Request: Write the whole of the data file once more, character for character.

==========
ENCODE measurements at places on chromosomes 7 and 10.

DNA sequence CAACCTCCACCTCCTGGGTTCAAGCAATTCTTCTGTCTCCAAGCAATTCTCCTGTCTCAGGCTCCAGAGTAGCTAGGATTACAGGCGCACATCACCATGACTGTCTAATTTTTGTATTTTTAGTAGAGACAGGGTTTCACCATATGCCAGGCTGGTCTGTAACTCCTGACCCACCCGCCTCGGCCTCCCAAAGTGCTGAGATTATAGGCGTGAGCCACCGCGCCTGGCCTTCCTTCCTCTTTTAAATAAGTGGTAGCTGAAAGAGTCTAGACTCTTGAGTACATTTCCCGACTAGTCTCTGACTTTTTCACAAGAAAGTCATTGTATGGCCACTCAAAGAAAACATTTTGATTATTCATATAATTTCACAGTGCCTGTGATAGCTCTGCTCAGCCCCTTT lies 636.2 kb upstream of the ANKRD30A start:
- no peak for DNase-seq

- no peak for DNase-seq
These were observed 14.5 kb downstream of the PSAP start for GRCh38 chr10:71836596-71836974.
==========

ENCODE measurements at places on chromosomes 7 and 10.

DNA sequence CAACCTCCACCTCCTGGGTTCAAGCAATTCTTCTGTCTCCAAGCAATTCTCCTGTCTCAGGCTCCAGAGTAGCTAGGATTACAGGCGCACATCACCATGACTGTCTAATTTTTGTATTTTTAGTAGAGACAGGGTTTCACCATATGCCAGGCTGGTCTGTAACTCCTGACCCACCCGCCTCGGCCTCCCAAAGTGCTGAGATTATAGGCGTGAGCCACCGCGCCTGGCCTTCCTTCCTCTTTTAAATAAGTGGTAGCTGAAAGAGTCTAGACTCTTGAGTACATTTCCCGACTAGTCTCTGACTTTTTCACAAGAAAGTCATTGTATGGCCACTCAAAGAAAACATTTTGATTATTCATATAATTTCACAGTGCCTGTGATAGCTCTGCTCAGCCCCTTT lies 636.2 kb upstream of the ANKRD30A start:
- no peak for DNase-seq

- no peak for DNase-seq
These were observed 14.5 kb downstream of the PSAP start for GRCh38 chr10:71836596-71836974.